Growing up the oldest daughter of a football coach in a Catholic family is not easy. Liz Donegal's father is constantly on the road and expects full support of his football activities. When his team has a bad season, he simply moves on and expects his wife and children to adjust to their new environs. Awkward and ill at ease with herself, Liz invariably suffers from these transitions (eight of them before she graduates from high school). Fortunately, she has an extraordinary aunt and uncle who offer unconditional love and reach out to make her feel special at a critical juncture of her life. By the novel's end, she experiences a series of firsts, including a best friend and a boyfriend. After a long struggle with self-acceptance, Liz learns the answer is in "remembering who you are and claiming it." An impressive debut; recommended.Kimberly G. Allen, networkMCI Lib., Washington, D.C.
Kirkus Reviews
An amiable first novel that portrays the slow and reluctant coming of age of the tomboy daughter of a college football coach.

Elizabeth Donegal carries all of the usual burdens that afflict the young and the insecure, plus one: She knows more about football than most of the boys and all of the girls in her class. That's because Liz's Daddy is an assistant coach and her life revolves around the football season of whatever college town they happen to be living in at the moment. "Peace was not a high priority in a football family," according to Liz, who found out the hard way. Nearly every year, after all, the Donegals moved to a new town in the hope that Daddy could work his way up to Head Coach, and, as a result, a life lived out of suitcases and in motels and boys' dorms has left the Donegal children with only the vaguest conception (and no firsthand experience) of what most of their peers consider normal homes and family life. Religion provides some continuity for Liz (despite her early premonitions that she might be a feminist or lesbian), and she spends more and more of her spare time in Catholic circles. There, she meets her two first loves: Peter, an artistic loner who commits suicide during his freshman year at Notre Dame, and Robert, who can't seem to decide whether or not he wants to enter a seminary. Although the usual adolescent traumas that Liz suffers are far from lighthearted, there is surprisingly little anger in her telling of them, and her story as a whole is refreshingly free of the self- pity that trips up so many young novelists their first time out. The climax of the tale is as understated as its narration, and manages to be both credible and pungent.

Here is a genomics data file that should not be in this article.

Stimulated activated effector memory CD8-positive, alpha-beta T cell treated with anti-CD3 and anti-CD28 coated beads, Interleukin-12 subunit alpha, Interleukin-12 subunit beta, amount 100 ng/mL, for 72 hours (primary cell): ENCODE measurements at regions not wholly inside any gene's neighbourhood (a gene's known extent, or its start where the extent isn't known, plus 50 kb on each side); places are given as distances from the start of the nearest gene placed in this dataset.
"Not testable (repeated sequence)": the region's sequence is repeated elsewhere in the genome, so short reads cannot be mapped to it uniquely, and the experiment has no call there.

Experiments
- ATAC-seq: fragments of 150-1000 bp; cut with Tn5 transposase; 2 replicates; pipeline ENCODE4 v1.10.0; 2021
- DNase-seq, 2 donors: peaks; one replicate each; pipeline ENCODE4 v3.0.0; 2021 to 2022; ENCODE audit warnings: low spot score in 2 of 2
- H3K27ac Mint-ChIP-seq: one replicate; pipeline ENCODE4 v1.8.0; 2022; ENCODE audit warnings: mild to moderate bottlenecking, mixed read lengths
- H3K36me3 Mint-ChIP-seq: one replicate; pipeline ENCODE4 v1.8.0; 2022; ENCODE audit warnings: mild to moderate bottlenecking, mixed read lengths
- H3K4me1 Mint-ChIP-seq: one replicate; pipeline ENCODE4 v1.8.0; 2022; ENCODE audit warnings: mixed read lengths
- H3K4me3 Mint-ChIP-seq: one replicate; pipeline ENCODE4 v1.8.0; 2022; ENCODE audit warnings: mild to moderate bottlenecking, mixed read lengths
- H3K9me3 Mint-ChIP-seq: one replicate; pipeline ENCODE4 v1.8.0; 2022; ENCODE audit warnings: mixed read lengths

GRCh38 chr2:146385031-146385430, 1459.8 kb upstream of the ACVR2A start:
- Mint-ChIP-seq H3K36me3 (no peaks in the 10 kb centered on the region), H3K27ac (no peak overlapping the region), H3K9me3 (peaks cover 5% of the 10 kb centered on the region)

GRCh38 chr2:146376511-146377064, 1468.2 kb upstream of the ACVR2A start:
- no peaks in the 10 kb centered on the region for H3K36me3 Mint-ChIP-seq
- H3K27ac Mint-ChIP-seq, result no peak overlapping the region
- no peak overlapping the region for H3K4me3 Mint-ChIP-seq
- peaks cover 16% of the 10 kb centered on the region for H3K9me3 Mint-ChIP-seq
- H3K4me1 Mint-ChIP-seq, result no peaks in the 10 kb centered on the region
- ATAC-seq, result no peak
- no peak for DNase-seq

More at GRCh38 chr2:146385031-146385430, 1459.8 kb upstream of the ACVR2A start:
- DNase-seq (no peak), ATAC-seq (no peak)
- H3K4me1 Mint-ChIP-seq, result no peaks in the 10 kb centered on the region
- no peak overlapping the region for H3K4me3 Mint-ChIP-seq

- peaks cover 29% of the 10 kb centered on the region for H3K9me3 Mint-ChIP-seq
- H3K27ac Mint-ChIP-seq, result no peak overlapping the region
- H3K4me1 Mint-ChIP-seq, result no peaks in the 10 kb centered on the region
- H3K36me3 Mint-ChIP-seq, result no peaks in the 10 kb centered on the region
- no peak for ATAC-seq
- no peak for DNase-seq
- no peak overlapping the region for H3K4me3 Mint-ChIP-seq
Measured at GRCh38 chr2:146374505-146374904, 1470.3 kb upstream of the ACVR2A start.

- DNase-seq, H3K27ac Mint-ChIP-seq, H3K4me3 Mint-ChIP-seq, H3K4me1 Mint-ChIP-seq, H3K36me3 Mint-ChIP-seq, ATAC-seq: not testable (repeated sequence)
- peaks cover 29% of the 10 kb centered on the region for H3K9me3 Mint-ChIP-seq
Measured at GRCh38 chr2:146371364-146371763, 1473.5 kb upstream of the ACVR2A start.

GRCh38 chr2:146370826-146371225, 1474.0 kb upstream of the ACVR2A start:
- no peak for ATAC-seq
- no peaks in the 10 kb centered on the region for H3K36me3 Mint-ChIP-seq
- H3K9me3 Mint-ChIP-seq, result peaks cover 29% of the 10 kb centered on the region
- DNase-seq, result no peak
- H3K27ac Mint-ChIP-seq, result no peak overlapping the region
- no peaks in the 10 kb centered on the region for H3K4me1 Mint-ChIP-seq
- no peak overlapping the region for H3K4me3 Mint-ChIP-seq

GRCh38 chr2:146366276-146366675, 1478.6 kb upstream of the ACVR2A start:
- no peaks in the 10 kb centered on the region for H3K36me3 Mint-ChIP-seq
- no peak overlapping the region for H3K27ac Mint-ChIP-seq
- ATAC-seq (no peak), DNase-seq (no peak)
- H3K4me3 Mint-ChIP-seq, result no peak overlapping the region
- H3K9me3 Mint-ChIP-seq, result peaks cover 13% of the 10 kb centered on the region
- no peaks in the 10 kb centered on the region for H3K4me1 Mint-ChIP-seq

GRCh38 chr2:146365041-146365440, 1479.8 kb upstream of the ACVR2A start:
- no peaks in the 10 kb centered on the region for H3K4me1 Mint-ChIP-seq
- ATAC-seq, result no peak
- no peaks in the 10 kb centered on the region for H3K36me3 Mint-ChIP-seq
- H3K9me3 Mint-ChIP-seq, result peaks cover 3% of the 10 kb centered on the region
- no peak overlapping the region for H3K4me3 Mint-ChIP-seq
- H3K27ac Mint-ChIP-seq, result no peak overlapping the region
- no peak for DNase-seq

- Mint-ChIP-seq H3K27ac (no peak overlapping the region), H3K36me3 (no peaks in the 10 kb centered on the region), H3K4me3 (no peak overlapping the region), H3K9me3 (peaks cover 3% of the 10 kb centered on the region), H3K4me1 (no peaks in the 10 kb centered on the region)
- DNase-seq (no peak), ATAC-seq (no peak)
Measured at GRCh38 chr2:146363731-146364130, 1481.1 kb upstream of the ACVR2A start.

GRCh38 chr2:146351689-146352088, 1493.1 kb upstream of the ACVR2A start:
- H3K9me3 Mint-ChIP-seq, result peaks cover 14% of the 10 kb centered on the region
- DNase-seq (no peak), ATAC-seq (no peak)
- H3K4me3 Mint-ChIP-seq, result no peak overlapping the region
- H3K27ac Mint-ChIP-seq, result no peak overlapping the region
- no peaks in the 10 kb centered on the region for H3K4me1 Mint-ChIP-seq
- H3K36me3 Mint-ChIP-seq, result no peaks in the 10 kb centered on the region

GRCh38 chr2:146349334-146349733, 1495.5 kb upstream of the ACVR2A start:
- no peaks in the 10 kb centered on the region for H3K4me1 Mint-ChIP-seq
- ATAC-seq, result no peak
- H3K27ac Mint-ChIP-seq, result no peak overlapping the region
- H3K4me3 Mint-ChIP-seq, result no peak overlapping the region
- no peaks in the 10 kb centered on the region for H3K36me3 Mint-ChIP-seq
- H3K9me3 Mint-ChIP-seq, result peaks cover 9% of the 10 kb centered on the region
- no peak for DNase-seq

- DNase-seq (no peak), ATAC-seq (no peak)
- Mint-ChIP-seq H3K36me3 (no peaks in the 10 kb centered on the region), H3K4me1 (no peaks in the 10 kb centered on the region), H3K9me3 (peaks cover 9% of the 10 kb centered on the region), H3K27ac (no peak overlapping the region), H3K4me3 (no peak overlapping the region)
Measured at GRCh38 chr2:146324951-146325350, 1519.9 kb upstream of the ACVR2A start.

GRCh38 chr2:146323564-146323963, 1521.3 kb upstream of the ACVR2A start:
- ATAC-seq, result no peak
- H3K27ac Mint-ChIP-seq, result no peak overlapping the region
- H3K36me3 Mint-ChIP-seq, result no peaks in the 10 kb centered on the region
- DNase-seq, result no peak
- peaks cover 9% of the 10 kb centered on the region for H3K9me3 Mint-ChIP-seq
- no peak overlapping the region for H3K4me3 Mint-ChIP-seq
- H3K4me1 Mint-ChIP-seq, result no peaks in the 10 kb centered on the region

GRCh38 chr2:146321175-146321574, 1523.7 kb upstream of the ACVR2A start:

Pleasant, winning, and unpretentious.

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Product Details

  • ISBN-13: 9780996040860
  • Publisher: Foreverland Press
  • Publication date: 8/27/2014
  • Pages: 530
  • Product dimensions: 5.00 (w) x 8.00 (h) x 1.07 (d)

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Sort by: Showing 1 Customer Reviews
  • Anonymous

    Posted October 18, 2000

    therapist

    kerry madden-lunsford served as my teacher for two weeks this past summer in the mountains of sewanee, tennessee. she also took on the roles of therapist and constant listening ear. her encouragement made me believe in my writing, and most importantly in myself. and i am forever in her debt due to the help she gave me. my quest for self-discovery and happiness would have been much more complicated and painful without kerry's assistance. THANK YOU, KERRY! oh. and others, READ THIS BOOK!